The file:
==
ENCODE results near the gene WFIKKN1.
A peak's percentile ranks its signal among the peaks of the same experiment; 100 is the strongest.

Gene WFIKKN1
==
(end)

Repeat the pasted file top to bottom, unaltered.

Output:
ENCODE results near the gene WFIKKN1.
A peak's percentile ranks its signal among the peaks of the same experiment; 100 is the strongest.

Gene WFIKKN1